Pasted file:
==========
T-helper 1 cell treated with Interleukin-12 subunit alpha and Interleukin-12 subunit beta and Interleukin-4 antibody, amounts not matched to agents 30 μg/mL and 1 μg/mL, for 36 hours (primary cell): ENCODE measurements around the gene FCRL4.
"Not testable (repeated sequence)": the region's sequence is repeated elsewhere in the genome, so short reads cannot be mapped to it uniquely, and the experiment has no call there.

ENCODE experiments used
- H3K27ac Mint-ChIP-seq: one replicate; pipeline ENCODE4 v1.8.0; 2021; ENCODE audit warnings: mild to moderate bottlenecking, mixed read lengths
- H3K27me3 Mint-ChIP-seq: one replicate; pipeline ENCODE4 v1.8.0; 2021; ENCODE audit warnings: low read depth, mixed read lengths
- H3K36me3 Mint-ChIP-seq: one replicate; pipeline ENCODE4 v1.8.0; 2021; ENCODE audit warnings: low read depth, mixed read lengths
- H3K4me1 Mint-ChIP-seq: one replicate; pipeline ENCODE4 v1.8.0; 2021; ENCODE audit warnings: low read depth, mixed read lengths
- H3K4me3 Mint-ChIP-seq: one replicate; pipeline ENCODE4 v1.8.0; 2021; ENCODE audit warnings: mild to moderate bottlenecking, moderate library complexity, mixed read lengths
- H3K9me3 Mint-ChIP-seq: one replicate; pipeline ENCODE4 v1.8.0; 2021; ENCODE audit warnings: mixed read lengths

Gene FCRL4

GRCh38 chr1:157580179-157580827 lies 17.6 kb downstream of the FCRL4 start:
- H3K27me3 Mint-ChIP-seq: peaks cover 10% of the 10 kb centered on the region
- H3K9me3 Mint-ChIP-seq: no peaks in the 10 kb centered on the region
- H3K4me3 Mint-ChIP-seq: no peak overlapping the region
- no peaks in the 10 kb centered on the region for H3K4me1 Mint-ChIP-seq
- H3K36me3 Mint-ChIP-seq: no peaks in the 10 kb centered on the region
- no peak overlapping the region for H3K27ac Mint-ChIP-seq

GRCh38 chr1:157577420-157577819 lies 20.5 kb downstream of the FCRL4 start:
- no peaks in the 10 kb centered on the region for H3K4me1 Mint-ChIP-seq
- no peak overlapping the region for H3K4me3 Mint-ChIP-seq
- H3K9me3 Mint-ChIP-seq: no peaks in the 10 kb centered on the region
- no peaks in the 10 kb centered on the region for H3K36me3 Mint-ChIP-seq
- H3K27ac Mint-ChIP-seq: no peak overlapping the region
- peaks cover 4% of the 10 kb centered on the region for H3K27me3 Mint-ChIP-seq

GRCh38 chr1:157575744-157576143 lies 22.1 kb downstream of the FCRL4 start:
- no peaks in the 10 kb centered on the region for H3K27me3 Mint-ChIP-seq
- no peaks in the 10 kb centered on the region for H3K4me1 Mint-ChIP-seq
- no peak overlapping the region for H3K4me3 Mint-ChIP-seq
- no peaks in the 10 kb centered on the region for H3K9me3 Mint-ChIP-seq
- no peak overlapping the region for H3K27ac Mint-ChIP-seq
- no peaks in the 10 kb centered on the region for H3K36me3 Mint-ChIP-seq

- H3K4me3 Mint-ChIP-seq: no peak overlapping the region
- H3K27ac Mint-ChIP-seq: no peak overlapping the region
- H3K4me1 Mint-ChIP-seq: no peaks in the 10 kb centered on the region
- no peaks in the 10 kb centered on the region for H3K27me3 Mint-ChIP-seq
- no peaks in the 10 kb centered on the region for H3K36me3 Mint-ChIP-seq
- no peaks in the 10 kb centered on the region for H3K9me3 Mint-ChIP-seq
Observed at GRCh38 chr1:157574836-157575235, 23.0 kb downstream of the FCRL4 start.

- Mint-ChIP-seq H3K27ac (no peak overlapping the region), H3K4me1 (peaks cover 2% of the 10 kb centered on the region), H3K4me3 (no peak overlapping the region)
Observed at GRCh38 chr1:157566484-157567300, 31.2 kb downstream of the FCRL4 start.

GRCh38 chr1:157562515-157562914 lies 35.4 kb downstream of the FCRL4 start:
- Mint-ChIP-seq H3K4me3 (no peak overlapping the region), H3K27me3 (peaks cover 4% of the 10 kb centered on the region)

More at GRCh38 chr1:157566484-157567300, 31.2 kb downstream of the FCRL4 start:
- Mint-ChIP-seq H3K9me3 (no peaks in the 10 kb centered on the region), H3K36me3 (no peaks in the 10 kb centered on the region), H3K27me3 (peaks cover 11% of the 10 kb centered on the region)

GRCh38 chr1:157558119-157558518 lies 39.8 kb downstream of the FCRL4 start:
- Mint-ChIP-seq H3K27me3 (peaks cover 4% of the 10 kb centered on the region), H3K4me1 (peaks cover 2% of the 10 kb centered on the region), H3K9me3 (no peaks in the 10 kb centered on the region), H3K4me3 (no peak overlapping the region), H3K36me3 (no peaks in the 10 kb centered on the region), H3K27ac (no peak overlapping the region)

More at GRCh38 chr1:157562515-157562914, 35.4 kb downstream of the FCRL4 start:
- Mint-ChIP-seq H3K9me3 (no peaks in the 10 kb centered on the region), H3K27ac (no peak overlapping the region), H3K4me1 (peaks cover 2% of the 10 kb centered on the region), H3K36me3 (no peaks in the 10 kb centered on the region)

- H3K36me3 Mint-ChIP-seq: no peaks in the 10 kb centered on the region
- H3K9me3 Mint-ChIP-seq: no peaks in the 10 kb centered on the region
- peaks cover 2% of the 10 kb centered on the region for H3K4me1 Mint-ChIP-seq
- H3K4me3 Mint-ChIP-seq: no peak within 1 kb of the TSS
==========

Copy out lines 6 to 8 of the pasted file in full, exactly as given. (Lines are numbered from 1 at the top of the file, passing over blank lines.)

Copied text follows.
- H3K36me3 Mint-ChIP-seq: one replicate; pipeline ENCODE4 v1.8.0; 2021; ENCODE audit warnings: low read depth, mixed read lengths
- H3K4me1 Mint-ChIP-seq: one replicate; pipeline ENCODE4 v1.8.0; 2021; ENCODE audit warnings: low read depth, mixed read lengths
- H3K4me3 Mint-ChIP-seq: one replicate; pipeline ENCODE4 v1.8.0; 2021; ENCODE audit warnings: mild to moderate bottlenecking, moderate library complexity, mixed read lengths